Tuesday, June 28, 2011

Basil Mitchell, RIP

Basil Mitchell, one of the most important contemporary Christian philosophers, passed away a few days ago at the age of 94. You can read his Gifford Lectures online, entitled Morality, Religious and Secular.

(cross-posted at Quodlibeta)

Saturday, June 25, 2011

Quote of the Day

There are many other arguments which claim to show us that we can be determinists without upsetting any of our notions of moral responsibility or human freedom. We may keep our concepts in different pockets. The language we use to describe actions is often different from the language we use to describe events: there are different principles of identity and individuation, for what are to count as the same action and what are to count as the same event. And therefore, it is argued, the conflict between free-will and determinism is illusory, because the concepts occur in different languages and so cannot come into collision. Free-will belongs to the agent's language, determinism to the spectator's. I, as an agent, perform some actions freely: he, as a spectator, may predict events correctly. But I am not he; to be an active participator is not the same as to observe from the sidelines, and actions and events are logically very different; and therefore, it is claimed, no conflict can arise between my belief as an agent that I am acting freely and his certainty, as a spectator that events will follow their pre-established course; since the key concepts of the opposition must be formulated in different languages, no contradiction between them can arise.

The distinction drawn between the language of agents and actions and the language of observations and events -- a distinction which seems to be the modern formulation in linguistic terms of one that Kant drew -- is a distinction that needs to be drawn; but, like the one Kant drew, is unable to resolve this particular problem. It is true that agents and spectators do use different languages, and many mistakes have been caused by the unconscious equation of actions and events: many of the legends about Oracles and the fulfilment of their prophecies to the confusion of the enquirer, turn on his having wrongly translated from the Oracle's spectator-language into his own, agent-language. But from the languages' not being the same in all respects it does not follow that they differ in all respects. The languages, though admittedly different, overlap each other in many places. The same man can speak both as an agent and as a spectator, and the same things can be described from the two different points of view. Just as Kant's solution requires a sort of philosophical schizophrenia on the part of the thinker beyond the power of most reflective men, so the solution suggested here requires, as it were, a thorough-going schizoglossia which is blatantly at variance with the facts. We may not be able to equate actions with events: but we can say something in the event language which will translate into something in the action language that is incompatible with some things the agents would have liked to have been able to say. Thus I may think that my action in inviting the visiting professor to dinner was free, and that I could have quite well just asked him how his work was getting on: but if a psycho-physiologist with complete information about the state of my brain and my environment at some previous time can predict that upon my meeting a human being of such and such type, my lips will contort themselves so that such and such sounds come out, then, whatever the niceties of what exactly constitutes an action, I shall no longer be able to maintain that I could have not acted as I did. The argument of the two languages will not work because the spectator and the agent can communicate, indeed may be the same person. So, anything the spectator can know the agent could know also: and if the spectator in his language can predict certain events, then this state of affairs will be describable in the agent's language as well, and may be inconsistent with, or entail, certain courses of action on his part. Therefore if the determinist thesis occurs in the spectator's language, it can be expressed in the agent's language too, and the problem will not have been dissolved.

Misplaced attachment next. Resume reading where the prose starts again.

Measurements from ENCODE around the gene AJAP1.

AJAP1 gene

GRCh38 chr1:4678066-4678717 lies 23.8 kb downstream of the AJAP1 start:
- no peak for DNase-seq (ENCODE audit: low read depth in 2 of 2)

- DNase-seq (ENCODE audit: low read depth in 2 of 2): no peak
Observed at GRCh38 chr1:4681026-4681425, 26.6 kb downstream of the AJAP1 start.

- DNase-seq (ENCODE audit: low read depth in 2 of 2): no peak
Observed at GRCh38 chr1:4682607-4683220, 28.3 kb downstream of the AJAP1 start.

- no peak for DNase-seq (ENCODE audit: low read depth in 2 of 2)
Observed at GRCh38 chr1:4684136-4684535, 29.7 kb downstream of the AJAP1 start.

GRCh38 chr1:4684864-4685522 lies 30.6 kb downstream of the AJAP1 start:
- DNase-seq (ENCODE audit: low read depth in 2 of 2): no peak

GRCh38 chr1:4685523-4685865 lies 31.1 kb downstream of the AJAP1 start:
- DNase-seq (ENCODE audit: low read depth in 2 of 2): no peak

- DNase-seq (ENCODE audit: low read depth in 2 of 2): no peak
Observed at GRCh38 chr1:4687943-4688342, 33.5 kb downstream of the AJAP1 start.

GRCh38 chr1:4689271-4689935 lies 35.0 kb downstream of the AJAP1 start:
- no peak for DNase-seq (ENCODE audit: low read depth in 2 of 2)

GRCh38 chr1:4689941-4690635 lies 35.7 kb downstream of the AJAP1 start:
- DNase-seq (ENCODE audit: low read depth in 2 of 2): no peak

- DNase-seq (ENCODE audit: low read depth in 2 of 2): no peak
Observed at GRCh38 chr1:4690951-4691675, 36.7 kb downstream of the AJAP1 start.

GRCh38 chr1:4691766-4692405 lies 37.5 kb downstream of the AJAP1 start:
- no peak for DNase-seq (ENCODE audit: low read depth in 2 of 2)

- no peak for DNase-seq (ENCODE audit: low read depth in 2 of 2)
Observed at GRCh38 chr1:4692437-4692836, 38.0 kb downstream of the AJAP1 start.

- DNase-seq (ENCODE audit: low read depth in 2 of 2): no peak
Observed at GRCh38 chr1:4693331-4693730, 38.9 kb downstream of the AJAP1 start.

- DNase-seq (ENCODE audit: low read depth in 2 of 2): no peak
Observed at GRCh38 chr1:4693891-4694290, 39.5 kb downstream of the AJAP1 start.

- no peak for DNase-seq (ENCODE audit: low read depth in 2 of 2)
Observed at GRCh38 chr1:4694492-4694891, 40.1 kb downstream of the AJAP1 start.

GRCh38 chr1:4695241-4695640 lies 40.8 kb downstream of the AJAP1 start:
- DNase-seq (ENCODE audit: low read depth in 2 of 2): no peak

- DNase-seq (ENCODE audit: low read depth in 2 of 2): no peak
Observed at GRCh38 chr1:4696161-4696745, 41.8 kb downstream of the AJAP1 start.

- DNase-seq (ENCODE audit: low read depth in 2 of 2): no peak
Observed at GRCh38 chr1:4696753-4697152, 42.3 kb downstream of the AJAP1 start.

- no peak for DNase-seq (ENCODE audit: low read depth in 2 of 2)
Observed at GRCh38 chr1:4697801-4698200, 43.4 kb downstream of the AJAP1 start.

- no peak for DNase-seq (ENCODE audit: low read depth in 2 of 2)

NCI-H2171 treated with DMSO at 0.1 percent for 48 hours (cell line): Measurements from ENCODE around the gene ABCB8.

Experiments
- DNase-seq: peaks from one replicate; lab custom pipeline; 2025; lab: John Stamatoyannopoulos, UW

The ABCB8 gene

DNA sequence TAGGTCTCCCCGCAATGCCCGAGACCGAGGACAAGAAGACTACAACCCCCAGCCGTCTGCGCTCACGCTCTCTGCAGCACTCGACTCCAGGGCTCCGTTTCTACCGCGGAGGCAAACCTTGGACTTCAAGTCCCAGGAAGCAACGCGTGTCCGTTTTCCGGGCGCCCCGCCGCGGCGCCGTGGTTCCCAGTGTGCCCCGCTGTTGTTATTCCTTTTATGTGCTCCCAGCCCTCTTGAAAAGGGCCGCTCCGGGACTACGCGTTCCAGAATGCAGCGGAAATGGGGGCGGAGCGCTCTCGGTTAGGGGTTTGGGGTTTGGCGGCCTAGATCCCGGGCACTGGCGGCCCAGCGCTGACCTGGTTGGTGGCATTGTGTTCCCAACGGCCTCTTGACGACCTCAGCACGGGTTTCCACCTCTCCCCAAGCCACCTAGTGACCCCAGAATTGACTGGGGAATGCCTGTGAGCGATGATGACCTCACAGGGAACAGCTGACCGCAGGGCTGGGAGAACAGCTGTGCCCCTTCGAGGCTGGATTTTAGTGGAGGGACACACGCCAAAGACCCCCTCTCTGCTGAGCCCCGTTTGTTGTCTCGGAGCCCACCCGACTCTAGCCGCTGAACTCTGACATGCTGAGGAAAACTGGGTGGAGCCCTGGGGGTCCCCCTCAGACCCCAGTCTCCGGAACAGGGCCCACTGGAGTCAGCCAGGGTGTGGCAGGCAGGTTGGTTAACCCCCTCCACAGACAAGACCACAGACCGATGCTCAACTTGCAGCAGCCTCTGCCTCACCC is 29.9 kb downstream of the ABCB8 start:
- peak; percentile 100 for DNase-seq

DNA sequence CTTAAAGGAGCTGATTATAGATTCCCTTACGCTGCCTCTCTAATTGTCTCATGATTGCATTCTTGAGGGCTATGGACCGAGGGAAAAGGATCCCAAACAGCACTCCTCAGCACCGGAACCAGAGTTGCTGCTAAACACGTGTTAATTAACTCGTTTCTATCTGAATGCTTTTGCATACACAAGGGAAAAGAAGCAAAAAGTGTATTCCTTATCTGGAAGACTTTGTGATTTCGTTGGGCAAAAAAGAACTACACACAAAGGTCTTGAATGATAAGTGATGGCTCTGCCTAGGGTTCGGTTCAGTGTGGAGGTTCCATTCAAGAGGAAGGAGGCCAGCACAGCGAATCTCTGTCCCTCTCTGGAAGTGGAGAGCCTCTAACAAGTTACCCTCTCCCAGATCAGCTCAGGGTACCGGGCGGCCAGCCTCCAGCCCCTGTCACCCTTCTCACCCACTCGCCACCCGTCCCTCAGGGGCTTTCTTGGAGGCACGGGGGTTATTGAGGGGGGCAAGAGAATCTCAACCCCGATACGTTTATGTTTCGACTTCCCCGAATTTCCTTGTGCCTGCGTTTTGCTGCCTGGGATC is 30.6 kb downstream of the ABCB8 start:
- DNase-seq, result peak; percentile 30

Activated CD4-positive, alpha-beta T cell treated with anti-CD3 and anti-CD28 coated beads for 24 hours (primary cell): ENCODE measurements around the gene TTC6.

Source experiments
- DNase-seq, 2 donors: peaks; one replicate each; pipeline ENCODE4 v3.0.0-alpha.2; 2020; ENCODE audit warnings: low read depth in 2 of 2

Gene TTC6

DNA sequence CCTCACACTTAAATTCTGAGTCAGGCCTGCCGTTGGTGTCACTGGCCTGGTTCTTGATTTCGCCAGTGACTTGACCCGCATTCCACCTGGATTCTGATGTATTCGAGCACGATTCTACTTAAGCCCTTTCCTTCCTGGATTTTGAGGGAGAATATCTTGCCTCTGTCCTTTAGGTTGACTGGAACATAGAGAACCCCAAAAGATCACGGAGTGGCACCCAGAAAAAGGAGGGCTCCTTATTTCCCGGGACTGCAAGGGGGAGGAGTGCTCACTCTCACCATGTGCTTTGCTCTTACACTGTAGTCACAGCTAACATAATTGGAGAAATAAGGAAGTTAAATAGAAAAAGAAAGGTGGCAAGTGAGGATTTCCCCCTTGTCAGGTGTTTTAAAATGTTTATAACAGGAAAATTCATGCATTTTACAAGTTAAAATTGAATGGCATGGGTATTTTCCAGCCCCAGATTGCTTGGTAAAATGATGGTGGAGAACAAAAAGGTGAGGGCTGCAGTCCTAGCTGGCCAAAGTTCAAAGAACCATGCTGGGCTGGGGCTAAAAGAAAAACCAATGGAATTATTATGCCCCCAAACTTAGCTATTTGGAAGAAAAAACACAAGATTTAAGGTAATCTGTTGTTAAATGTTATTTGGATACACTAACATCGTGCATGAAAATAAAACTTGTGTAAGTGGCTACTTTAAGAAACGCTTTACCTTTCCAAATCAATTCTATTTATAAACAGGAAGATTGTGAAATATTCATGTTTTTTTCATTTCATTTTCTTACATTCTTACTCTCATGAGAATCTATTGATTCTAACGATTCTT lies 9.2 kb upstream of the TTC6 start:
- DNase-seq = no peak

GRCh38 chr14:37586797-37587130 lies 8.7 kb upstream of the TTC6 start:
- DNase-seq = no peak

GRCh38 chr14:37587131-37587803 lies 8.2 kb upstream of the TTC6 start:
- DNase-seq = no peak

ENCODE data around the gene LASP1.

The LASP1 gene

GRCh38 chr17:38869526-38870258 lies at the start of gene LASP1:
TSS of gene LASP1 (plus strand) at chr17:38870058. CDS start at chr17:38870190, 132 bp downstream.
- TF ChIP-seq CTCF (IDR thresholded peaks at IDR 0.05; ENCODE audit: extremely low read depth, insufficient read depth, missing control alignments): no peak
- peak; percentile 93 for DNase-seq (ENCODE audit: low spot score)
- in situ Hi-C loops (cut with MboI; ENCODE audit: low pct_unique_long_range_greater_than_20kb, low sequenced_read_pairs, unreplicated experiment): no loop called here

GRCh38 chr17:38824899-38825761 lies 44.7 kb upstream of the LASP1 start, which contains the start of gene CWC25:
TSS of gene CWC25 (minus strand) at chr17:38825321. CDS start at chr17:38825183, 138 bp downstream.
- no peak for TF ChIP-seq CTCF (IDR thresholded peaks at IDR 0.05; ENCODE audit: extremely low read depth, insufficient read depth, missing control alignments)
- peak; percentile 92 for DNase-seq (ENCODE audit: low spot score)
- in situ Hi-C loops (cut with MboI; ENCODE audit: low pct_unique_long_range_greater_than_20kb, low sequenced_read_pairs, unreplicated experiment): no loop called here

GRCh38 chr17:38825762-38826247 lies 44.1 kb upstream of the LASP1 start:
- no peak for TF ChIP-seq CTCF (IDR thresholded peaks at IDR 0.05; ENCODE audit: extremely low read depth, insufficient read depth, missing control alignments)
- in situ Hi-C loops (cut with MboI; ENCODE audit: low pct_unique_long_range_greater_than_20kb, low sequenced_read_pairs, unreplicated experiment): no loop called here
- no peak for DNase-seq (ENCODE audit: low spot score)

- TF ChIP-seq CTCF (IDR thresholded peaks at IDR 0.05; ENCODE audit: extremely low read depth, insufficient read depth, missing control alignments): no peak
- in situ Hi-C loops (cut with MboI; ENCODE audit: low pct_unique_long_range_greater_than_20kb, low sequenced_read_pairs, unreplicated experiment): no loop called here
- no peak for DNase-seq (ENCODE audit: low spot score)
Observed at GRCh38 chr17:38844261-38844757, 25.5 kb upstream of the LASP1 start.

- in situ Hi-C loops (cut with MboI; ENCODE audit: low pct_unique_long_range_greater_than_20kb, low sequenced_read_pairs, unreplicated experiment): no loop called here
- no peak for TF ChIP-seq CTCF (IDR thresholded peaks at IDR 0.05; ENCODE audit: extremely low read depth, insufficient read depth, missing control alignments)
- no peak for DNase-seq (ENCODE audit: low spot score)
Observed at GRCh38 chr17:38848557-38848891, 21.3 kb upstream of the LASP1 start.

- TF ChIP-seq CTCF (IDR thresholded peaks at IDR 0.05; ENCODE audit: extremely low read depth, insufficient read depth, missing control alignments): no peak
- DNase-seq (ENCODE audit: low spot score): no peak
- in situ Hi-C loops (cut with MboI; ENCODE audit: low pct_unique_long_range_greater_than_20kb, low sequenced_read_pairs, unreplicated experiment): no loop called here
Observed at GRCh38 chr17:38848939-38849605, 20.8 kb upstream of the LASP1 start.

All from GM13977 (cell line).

J. R. Lucas
The Freedom of the Will
(footnotes omitted)

Wednesday, June 22, 2011

Literary Science-Fiction

1. I just learned that the last novel of Franz Werfel -- one of the most important German writers of the first half of the 20th century, and the last husband of Alma -- was a science-fiction novel entitled Star of the Unborn (in German: Stern der Ungeborenen). So that's on my to-read list, once I finish writing my dissertation.

2. I've started reading Gene Wolfe's massive four-novel series The Book of the New Sun, but I don't really have the time. I note in an interesting interview that his fellow science-fiction author Patrick O'Leary has a very high view of him.

Forget "Speculative Fiction." Gene Wolfe is the best writer alive. Period. And as Wolfe once said, "All novels are fantasies. Some are more honest about it."

No comparison. Nobody--I mean nobody--comes close to what this artist does. ...

He has the intellectual whimsy, invention and rigour of Borges, the grace and music and hard beauty of Nabokov, the richness of voice and character of Faulkner, the moral insight and passion of Le Guin, the compassion and weirdness of P.K. Dick, and a courage and integrity of spirit that are entirely his own--all grounded, somehow rooted in a modesty, a working-class respect for the dirt and anguish and joy of everyday life. Ultimately he loves spinning a good yarn. And he is a lot of fun.